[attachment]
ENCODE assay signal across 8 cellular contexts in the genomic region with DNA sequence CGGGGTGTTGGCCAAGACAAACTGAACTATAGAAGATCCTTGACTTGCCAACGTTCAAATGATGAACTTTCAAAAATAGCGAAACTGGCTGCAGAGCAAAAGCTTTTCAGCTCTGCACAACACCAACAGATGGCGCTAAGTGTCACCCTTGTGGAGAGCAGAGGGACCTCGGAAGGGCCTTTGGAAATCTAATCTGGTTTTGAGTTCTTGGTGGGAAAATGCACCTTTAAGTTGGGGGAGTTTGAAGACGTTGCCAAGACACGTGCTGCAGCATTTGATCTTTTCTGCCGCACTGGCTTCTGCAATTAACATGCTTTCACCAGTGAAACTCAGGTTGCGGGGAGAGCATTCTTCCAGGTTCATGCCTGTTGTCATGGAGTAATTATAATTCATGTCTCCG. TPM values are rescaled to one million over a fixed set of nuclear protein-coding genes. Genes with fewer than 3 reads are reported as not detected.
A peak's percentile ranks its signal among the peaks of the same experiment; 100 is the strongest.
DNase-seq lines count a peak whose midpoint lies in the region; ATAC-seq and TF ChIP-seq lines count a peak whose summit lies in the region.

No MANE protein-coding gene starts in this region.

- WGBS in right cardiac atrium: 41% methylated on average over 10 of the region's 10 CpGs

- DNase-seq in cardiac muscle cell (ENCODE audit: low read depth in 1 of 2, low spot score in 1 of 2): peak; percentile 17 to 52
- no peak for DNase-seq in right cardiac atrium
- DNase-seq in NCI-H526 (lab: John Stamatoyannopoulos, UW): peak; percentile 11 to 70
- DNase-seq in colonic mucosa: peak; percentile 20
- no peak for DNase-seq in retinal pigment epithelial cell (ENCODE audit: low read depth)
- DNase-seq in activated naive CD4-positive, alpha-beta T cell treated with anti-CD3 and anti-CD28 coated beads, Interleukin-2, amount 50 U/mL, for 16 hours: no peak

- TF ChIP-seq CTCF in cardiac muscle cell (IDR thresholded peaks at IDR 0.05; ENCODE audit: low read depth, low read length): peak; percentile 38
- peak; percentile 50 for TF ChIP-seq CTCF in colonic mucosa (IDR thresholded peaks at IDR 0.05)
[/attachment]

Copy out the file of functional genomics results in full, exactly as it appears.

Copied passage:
ENCODE assay signal across 8 cellular contexts in the genomic region with DNA sequence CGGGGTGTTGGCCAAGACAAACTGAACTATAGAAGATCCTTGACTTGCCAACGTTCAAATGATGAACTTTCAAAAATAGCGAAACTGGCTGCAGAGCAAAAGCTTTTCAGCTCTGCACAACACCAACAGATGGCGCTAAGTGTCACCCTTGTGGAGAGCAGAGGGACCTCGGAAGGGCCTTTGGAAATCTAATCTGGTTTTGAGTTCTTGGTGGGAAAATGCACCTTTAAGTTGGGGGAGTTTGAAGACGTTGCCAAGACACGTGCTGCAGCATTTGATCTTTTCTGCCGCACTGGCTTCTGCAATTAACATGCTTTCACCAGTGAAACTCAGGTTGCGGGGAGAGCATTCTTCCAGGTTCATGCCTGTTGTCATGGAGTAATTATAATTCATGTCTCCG. TPM values are rescaled to one million over a fixed set of nuclear protein-coding genes. Genes with fewer than 3 reads are reported as not detected.
A peak's percentile ranks its signal among the peaks of the same experiment; 100 is the strongest.
DNase-seq lines count a peak whose midpoint lies in the region; ATAC-seq and TF ChIP-seq lines count a peak whose summit lies in the region.

No MANE protein-coding gene starts in this region.

- WGBS in right cardiac atrium: 41% methylated on average over 10 of the region's 10 CpGs

- DNase-seq in cardiac muscle cell (ENCODE audit: low read depth in 1 of 2, low spot score in 1 of 2): peak; percentile 17 to 52
- no peak for DNase-seq in right cardiac atrium
- DNase-seq in NCI-H526 (lab: John Stamatoyannopoulos, UW): peak; percentile 11 to 70
- DNase-seq in colonic mucosa: peak; percentile 20
- no peak for DNase-seq in retinal pigment epithelial cell (ENCODE audit: low read depth)
- DNase-seq in activated naive CD4-positive, alpha-beta T cell treated with anti-CD3 and anti-CD28 coated beads, Interleukin-2, amount 50 U/mL, for 16 hours: no peak

- TF ChIP-seq CTCF in cardiac muscle cell (IDR thresholded peaks at IDR 0.05; ENCODE audit: low read depth, low read length): peak; percentile 38
- peak; percentile 50 for TF ChIP-seq CTCF in colonic mucosa (IDR thresholded peaks at IDR 0.05)